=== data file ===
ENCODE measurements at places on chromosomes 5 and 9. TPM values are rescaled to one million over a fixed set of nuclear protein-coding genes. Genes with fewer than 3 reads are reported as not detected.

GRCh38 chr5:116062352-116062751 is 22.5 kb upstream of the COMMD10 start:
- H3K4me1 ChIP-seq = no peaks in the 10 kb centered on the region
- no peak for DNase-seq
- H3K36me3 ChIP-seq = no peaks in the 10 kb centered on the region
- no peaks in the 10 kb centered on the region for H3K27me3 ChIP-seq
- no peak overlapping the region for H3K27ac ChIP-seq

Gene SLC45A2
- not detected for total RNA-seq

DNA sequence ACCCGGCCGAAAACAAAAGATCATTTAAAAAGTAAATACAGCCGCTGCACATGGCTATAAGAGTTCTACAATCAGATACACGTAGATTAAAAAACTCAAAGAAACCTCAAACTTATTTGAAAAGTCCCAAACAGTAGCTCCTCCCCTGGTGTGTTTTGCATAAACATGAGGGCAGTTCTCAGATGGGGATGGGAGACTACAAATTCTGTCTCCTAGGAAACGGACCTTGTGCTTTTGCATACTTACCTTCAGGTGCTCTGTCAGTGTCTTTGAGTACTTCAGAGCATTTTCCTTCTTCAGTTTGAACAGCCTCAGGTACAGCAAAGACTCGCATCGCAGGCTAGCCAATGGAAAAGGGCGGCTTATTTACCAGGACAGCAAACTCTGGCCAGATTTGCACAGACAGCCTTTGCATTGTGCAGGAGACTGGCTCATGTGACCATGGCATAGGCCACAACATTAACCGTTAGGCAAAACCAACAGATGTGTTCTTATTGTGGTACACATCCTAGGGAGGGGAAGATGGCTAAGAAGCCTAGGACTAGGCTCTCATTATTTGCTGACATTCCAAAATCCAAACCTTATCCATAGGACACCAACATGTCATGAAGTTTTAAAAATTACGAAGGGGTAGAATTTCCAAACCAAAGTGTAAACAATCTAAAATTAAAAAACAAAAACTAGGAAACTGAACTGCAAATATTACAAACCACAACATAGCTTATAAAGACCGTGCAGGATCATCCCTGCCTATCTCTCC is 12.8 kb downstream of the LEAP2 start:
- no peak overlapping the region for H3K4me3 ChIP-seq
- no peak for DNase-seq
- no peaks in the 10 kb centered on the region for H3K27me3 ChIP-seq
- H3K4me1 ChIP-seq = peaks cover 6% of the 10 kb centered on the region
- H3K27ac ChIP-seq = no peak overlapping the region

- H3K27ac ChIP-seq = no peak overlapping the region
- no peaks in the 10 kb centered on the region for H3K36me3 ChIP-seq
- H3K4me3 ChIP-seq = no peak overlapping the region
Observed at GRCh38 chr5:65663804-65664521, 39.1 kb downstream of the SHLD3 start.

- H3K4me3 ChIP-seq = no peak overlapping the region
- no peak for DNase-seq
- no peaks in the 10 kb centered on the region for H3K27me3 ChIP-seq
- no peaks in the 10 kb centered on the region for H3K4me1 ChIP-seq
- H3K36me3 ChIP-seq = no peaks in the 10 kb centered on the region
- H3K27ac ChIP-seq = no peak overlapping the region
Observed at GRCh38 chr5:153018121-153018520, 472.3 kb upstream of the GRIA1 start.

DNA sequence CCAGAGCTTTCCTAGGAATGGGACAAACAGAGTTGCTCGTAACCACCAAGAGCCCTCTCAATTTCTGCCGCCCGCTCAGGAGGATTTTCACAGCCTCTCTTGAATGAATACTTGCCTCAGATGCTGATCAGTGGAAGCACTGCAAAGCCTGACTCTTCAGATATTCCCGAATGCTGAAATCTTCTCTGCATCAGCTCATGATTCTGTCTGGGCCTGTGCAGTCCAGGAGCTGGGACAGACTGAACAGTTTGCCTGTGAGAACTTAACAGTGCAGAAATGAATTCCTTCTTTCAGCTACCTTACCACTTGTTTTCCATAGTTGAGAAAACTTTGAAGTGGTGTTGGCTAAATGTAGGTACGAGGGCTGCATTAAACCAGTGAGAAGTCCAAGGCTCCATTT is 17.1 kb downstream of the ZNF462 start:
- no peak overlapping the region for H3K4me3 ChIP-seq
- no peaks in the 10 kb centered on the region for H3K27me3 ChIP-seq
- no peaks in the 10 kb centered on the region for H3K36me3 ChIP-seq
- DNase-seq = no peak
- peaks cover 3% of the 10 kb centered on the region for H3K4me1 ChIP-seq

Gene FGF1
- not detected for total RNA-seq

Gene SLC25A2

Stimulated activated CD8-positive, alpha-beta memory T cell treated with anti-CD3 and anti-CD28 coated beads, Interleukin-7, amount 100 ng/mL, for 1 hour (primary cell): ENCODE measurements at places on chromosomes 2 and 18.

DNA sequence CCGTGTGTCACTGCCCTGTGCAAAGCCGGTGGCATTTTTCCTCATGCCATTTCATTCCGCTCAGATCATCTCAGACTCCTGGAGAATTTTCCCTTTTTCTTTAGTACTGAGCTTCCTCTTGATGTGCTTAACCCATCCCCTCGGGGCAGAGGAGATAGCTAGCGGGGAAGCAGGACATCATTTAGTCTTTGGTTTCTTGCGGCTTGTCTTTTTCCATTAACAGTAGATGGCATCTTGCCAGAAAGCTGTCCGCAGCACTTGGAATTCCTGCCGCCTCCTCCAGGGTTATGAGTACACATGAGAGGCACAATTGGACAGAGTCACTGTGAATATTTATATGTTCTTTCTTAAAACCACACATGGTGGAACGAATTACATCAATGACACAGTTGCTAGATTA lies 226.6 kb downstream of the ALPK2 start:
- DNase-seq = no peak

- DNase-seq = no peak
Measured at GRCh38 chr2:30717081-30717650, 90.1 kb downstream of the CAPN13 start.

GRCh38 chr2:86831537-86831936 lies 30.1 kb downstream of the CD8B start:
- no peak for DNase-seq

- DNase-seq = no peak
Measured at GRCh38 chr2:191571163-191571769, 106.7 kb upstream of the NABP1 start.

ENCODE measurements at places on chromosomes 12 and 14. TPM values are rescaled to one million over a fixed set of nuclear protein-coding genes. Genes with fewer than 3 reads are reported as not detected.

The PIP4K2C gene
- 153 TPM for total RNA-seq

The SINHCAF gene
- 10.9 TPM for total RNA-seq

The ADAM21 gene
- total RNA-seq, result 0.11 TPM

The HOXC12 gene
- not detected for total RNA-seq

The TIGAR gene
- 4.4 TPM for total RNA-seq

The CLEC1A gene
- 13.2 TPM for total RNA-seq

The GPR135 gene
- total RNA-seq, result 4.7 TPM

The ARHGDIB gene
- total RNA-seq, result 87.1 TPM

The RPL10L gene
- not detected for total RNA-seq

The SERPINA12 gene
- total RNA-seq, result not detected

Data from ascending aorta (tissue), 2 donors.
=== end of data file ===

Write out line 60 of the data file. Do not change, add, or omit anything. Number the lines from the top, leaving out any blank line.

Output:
The ARHGDIB gene